UCF’s College of Education will team its Early Childhood Development & Education and Elementary Education programs at the end of the semester to enhance the preparation of grades K-6 teachers and to better address the needs of local schools.

Students on track to earn bachelor’s degrees in Early Childhood Development & Education will be able to continue their coursework as planned. Beginning this fall, the two programs will be merged under a modified Elementary Education bachelor’s degree, giving students a wide-reaching education that incorporates elements of both programs.

The move comes after receiving feedback from area employers about the types of graduates they’re most interested in hiring.

“Graduates from the reworked program will leave UCF with the flexibility and certification eligibility to fill positions in both elementary and early childhood environments,” said B. Grant Hayes, the college’s executive associate dean.

The change to UCF’s programs will be phased in over the next several years. During that time, faculty members from both programs will work together to re-create the Elementary Education curriculum to include early childhood elements.

Students currently working toward Early Childhood bachelor’s degrees will not be affected by the program changes. Those under pending status and community and state college students who have declared an interest in the major and are working toward acceptance into UCF also can complete their degrees as planned.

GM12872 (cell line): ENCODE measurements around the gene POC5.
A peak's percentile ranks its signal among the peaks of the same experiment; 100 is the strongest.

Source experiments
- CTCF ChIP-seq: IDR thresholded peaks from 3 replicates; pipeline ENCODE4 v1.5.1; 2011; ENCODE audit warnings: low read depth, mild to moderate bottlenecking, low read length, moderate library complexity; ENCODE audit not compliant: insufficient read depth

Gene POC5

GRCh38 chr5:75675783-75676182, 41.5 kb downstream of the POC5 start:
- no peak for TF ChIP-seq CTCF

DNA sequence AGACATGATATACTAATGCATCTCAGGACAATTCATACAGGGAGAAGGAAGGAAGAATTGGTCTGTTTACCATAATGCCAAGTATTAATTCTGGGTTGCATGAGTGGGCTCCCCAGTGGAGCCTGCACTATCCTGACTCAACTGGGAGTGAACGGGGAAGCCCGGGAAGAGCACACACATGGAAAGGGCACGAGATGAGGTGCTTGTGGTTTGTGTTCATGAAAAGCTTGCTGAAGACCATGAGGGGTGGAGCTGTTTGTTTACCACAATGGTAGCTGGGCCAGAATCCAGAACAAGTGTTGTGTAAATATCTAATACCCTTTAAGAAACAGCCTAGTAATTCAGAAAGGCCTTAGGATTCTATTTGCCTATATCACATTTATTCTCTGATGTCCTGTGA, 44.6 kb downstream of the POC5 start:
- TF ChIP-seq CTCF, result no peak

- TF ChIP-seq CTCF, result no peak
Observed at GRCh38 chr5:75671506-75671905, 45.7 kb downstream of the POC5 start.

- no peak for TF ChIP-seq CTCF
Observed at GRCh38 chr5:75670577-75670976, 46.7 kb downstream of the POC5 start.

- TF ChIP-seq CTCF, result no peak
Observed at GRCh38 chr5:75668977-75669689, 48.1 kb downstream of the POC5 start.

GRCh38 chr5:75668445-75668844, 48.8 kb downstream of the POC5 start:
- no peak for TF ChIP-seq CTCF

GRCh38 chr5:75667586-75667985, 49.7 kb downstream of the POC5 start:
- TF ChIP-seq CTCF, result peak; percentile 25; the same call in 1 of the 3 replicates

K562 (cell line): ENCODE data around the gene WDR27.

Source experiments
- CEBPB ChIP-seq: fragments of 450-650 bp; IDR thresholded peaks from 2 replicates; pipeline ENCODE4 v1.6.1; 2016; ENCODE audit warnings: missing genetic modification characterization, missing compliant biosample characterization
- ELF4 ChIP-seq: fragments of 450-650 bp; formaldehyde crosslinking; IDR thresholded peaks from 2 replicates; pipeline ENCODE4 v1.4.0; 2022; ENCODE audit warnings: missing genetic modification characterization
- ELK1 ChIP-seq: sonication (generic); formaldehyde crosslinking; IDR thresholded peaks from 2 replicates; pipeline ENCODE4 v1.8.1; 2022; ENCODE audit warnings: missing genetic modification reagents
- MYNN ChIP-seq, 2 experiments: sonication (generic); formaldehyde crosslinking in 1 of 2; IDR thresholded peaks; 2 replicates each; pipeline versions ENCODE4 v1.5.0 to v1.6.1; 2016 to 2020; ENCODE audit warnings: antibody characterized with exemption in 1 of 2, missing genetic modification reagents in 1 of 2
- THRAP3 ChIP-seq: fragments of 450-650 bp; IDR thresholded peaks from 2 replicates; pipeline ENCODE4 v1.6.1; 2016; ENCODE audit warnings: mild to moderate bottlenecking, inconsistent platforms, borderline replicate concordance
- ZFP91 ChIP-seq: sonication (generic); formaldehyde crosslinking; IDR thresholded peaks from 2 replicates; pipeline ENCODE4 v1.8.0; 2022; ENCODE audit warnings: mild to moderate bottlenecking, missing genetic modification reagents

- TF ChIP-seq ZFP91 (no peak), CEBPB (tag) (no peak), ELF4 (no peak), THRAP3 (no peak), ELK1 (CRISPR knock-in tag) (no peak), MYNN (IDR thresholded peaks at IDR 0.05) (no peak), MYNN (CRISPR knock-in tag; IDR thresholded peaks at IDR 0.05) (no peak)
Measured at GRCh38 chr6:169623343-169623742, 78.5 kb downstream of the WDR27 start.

Students interested in earning bachelor’s degrees in Early Childhood Development & Education can still do so through a new 2+2 program with Seminole State College. Starting this fall, students can complete their core early childhood classes at Seminole State, finish their last two years of school at UCF and earn a 4-year degree from UCF.

In addition, the college will be adding Early Childhood Development specializations into several of its master’s degree programs. The Early Childhood Development & Education minor and the Early Childhood Ph.D. program established last fall will not be affected.

“The change to our curriculum shows our college’s commitment to being responsive to a changing educational environment, and it helps to fulfill our goal of preparing our teacher candidates in a way that maximizes their potentials for gaining employment in Central Florida and throughout the state,” Hayes said.

Students who have questions about the program merge are encouraged to attend an open forum, which will be held at 11 a.m. Thursday, Feb. 21, in room 130 of the Teaching Academy.